JonnyCanuck

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I can't imagine the passenger traffic between Edmonton & Calgary ever being high enough to justify high speed rail of any kind. They can't justify the cost of running the same between Toronto and Montreal. (3-4 times the population base of Calg/Edm). The Turbo back in the 70's was an ill fated attempt.
Much of the traffic between Calgary and Edmonton is commerce and the movement of goods. Unfortunately HSR from a fixed point A to a fixed point B, is not conducive to commerce.
 

CBBarnett

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I can't imagine the passenger traffic between Edmonton & Calgary ever being high enough to justify high speed rail of any kind. They can't justify the cost of running the same between Toronto and Montreal. (3-4 times the population base of Cal-Edm). The Turbo back in the 70's was an ill fated attempt.
Much of the traffic between Calgary and Edmonton is commerce and the movement of goods. Unfortunately HSR from a fixed point A to a fixed point B, is not conducive to commerce.
Well, a quick look at Ontario 401 (600km) v. Alberta QE2 (300km city to city) traffic numbers reveals that traffic east of Cornwall - presumably mostly Montreal origin/destination traffic - is about 16,000 - 20,000 vehicles per day (2016 numbers is all I could find). It also appears to be the lowest traveled section of the whole 401 (peaking at near 400,000(!) daily trips in the GTA). In the east of Cornwall section, I would suspect a large portion is semi-trucks as the corridor is absolutely packed with them anecdotally when I drive there (sorry can't find data). Also I would assume there would be larger local traffic in all the towns/cities in the middle, as the 401's surrounding population density is higher with loads of small and mid-sized towns along almost the whole route. Source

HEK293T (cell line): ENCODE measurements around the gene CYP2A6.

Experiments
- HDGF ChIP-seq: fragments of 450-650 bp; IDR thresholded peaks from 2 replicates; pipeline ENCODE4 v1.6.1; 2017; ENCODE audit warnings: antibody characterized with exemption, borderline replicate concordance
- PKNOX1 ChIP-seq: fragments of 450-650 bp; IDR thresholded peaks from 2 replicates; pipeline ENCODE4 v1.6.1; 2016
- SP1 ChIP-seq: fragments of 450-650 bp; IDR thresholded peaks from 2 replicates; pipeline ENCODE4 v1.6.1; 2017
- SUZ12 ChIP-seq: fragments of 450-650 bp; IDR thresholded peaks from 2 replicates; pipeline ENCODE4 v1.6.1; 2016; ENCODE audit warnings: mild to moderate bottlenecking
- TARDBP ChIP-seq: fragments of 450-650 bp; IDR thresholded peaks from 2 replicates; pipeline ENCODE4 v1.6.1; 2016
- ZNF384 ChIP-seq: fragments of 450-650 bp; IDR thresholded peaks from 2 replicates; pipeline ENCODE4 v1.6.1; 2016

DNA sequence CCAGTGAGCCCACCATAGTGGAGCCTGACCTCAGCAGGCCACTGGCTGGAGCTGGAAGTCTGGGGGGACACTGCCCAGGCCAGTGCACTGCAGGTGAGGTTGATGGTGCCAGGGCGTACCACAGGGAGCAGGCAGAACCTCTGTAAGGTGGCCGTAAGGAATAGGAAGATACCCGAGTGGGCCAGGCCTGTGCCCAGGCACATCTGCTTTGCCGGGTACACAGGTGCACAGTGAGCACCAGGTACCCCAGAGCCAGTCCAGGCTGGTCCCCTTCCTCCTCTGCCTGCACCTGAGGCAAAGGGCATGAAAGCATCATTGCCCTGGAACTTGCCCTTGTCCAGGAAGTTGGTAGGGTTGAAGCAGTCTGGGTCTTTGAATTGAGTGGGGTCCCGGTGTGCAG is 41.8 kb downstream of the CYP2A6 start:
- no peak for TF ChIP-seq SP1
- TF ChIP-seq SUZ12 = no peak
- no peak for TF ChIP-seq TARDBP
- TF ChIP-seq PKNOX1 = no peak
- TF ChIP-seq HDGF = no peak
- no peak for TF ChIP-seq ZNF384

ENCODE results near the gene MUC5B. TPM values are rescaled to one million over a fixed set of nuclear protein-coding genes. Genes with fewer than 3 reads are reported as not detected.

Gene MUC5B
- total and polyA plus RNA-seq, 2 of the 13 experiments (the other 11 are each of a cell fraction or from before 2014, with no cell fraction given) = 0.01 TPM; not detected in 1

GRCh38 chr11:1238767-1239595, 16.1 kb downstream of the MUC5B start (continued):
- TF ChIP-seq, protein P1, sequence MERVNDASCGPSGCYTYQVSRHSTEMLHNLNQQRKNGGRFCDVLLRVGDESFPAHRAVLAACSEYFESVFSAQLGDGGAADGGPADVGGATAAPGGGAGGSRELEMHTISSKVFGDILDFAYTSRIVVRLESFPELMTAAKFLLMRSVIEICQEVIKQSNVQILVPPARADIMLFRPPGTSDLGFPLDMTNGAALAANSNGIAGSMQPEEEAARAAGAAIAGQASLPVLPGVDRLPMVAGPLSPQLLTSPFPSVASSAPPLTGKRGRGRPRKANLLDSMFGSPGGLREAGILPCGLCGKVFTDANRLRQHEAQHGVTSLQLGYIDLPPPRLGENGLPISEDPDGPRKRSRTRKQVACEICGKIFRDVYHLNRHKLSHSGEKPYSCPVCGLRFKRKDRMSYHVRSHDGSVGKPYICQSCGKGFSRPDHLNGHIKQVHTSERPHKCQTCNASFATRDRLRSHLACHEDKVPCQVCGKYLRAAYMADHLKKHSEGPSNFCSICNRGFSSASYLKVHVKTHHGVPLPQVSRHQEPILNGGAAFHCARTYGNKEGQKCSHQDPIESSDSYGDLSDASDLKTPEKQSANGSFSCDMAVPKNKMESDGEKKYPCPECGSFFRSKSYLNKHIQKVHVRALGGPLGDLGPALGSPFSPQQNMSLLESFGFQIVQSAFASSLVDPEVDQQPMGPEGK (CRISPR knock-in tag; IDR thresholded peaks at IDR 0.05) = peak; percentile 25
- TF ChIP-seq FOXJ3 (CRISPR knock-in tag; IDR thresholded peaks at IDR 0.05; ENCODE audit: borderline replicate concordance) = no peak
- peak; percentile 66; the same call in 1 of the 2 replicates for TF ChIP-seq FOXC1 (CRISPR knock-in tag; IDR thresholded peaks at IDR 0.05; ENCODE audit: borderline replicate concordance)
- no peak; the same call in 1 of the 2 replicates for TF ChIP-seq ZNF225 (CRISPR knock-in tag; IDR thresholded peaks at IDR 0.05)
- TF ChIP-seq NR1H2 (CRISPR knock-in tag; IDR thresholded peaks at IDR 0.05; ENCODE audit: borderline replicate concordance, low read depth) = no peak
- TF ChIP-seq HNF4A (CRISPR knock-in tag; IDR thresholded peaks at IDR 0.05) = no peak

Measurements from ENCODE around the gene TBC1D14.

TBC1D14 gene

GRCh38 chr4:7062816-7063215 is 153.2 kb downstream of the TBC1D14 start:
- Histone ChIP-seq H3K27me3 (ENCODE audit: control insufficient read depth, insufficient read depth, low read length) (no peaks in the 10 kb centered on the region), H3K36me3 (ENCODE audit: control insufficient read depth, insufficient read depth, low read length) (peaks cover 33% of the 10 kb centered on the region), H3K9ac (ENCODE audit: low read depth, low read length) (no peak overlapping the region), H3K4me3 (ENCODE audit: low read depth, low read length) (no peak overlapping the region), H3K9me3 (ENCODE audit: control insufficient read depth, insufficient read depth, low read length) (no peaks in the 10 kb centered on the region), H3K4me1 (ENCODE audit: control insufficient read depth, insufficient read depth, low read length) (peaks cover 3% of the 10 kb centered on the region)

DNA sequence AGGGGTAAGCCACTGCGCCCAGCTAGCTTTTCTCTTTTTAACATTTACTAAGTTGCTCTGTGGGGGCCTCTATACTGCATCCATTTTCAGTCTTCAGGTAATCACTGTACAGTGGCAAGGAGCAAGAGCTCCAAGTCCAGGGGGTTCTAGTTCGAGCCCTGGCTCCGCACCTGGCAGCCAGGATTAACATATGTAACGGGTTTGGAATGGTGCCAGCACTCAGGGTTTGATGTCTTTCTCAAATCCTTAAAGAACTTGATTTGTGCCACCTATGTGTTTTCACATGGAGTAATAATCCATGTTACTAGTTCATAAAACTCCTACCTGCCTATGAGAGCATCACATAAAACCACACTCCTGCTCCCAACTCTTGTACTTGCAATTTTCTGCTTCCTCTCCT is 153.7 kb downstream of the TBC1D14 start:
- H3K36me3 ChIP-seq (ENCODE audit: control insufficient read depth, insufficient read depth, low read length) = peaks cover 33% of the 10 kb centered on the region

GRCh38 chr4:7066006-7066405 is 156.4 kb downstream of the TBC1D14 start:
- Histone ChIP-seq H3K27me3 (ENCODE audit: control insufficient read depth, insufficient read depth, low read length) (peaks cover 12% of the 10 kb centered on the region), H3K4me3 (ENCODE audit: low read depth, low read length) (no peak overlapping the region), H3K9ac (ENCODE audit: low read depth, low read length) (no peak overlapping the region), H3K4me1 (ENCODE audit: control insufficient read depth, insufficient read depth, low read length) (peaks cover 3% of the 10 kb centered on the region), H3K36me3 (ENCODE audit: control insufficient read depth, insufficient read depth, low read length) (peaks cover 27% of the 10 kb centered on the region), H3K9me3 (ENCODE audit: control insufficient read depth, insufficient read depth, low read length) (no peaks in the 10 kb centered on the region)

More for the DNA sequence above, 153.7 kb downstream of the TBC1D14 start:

A similarly remote area, half-way between Red Deer and Leduc, has the lowest traffic counts on the QE2 - about 28,000 - 30,000 / day. There is no way there is a higher portion of freight or local traffic on the QE2 than the 401 - which connects the two largest manufacturing hubs in the country - but if evidence suggests otherwise I would love to see it. Source

So from this half-effort analysis I am inclined to believe:
  • Travelers make up a far higher percentage of traffic on the QE2
  • The total highway travelers is likely *higher* between Cal-Edm than Tor-Mtl, in absolute terms
  • Total trips Tor-Mtl might be much higher in total, with a huge number of flights (pre-covid) between the cities ( don't have the data)
  • Makes sense to me that road trips are lower and flights are a higher share due to distance and travel time (600km v. 300km)
  • No matter what speed the rail, both connections would benefit from improved network resiliency: frequent collisions, congestion and bad winter weather often closes down the roads and shuts all commerce and travel
  • No matter what speed the rail, both connections offer big social/environment benefits over current situation: potential for new trips from non-car travellers, emission benefits
For solutions: